The BBC. It’s there when we need high-quality, advertisement-free news. It’s there when we want the thrill of a new TV drama. It’s there when we are looking for reliable local news reporting. And it’s there when we want informative educational programmes for our children. And much, much more. As I told a Westminster debate about Eastern England this week, it is local news-presenters like the hugely respected recently-retired Stewart White who give so many people a sense of our community – the friendly, reliable face in the corner of the living room or kitchen each evening. The BBC is a great British institution, one of our greatest exports and national assets. It is a jewel in our crown. We must protect it, promote it, and cherish it.


But this week, the Government announced plans to freeze and eventually scrap BBC funding in the form of the licence fee. It is right that we have an ongoing discussion about decisions like this as we move into a new digital age, but that was so clearly not what this announcement was about.


This was a desperate play from a Government on the ropes. As Boris Johnson fights for his survival, his Government is putting out as many announcements from the Trump playbook as it can, in a pathetic attempt to appease its extreme right wing.


The BBC is one of the victims of this plan, dubbed ‘Operation Red Meat’. I, for one, do not want to see us move to an American media model. The deep divisions in America have often been attributed to its media system, with channels like Fox News pedalling conspiracy theories and sensationalised news stories. American news channels are very partisan and owned by the ultra-rich. They can keep their rotten divisive model with all the harm that it does, we have something much better and we will fight to keep it.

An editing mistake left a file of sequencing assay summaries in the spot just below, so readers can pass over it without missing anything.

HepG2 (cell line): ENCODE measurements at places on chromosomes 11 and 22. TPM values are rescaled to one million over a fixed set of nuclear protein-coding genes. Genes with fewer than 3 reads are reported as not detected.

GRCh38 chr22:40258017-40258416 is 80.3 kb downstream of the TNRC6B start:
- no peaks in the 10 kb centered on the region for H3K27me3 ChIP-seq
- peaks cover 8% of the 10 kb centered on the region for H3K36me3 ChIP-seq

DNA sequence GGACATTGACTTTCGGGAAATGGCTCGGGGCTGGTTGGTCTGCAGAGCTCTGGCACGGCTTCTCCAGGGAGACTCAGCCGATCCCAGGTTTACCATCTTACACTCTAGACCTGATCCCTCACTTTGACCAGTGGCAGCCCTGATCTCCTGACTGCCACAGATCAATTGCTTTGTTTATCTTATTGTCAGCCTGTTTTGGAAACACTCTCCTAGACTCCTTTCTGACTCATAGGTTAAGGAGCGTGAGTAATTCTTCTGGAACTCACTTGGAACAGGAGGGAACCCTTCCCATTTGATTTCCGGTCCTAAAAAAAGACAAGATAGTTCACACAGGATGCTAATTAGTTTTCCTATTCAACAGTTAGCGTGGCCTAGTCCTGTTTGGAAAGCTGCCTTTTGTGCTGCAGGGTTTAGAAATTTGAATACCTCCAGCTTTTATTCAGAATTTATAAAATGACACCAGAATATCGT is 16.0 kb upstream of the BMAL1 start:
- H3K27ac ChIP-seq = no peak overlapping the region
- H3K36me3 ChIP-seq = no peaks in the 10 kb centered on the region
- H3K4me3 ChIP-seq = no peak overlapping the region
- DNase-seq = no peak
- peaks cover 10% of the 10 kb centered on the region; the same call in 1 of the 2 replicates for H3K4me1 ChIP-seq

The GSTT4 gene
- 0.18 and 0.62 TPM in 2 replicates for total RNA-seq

Investment in the BBC is also an investment in our communities. Think of how many actors, musicians, and presenters have come through the BBC. It invests in the talent of the future, in a way that other media institutions do not always have the capacity to do. Britain exports its cultural talent across the world; it is a source of income for us and a source of national pride.


The BBC is often criticised by people in politics. I’ve been furious at them in the last couple of years for being so soft on the Government – so much so that I’ve switched to News at Ten on ITV which in my view has been far more hard-hitting. But I do appreciate that not everyone sees things my way, and that many in the Conservative party feel that the BBC is far too left-wing. They may be a bit out of date there, but if the BBC are upsetting both political wings, they may just be doing something right! And I certainly accept that there is always room for improvement and that like most institutions, the BBC is far from perfect. The comedy series W1A (I hope it was comedy, not documentary) was a hoot and recognisable to anyone who has ever been close to the media sector. I also think the independent TV sector does a fine job, but it’s not an either or, we can have both, and I think it is important to have a broadcaster not interrupted by advertisements and not subject to influence by wealthy owners, we have enough of that in the printed media.The licence fee model has stood the test of time. It ensures independence from government, independence from external interests, and, subject to negotiation, it provides proper funding.


It is right to be concerned about the cost of living at the moment. Under the Conservatives, inflation is at its highest rate in years. But it was to tackle pensioner poverty that Labour introduced free TV licences for pensioners in the first place. There are clearly solutions available to make sure the licence fee model is fair and reasonable. That is why it was hard to take seriously the Culture Secretary’s protestations when making her statement. She says her party cares about the cost of living – when it has been their carelessness on inflation and energy price rises, their cuts to universal credit and their national insurance tax rise which is putting such pressure on people across the country.


It is an issue which stirs strong emotions, and I’ve seen it in my email inbox this week: Cambridge people support the BBC and support the wide range of services provided. It is something we should be proud of. While the Conservatives may want to trash a national treasure, Labour backs the BBC, and we will ensure this great institution survives and thrives.

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